WASHINGTON (Reuters) - The head of the U.S. Federal Communications Commission will circulate Tuesday a final proposal seeking approval for a $9.25 monthly subsidy for low-income Americans to get broadband Internet access, three officials briefed on the plan said.
Since last year, the FCC has been considering revamping the almost $2 billion program, called Lifeline, which has helped lower income Americans get access to telecommunications technologies since 1985.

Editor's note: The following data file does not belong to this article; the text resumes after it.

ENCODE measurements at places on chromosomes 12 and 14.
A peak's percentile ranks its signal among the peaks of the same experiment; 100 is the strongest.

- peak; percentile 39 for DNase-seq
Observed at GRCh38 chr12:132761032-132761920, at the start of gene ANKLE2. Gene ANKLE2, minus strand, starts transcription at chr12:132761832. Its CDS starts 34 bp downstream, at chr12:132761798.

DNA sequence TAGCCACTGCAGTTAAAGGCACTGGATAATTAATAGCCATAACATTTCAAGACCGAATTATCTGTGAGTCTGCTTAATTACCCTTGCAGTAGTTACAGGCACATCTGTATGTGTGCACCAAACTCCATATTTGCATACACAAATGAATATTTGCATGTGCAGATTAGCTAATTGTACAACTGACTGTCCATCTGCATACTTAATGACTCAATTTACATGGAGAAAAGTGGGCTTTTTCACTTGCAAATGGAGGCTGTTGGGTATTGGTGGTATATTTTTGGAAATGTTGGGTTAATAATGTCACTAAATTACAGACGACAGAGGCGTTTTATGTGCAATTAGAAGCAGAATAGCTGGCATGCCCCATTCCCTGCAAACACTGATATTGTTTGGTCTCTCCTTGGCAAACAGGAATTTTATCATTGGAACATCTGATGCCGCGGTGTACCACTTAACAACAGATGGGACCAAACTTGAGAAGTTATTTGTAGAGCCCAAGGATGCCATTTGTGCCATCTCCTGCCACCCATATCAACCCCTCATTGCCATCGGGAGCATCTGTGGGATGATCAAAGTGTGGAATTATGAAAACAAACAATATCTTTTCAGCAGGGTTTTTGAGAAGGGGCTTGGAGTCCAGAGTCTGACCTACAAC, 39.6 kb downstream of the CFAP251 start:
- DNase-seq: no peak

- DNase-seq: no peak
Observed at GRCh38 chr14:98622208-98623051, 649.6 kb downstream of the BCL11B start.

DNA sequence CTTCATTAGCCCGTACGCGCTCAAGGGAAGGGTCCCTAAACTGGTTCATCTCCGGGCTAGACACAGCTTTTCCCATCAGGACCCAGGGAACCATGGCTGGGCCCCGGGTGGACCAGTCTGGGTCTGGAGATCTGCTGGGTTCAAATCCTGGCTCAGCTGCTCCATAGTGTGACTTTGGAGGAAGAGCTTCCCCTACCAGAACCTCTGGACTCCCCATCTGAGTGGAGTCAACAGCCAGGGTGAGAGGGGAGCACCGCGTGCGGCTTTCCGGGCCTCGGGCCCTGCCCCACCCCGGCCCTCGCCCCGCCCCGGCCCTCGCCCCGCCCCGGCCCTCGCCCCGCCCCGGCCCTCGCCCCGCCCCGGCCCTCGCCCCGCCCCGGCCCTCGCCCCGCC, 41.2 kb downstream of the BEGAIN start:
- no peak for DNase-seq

FCC Chairman Tom Wheeler has said he wants to give those receiving the subsidy a choice of using it for phone services, high-speed Internet, or both. The program currently helps about 12 million U.S. households afford landline and mobile phones, according to agency estimates.
The FCC estimates that some 95 percent of U.S. households with incomes of $150,000 have access to high-speed Internet, while less than half of households with incomes lower than $25,000 have Internet access at home.
(Reporting by David Shepardson; Editing by Chizu Nomiyama)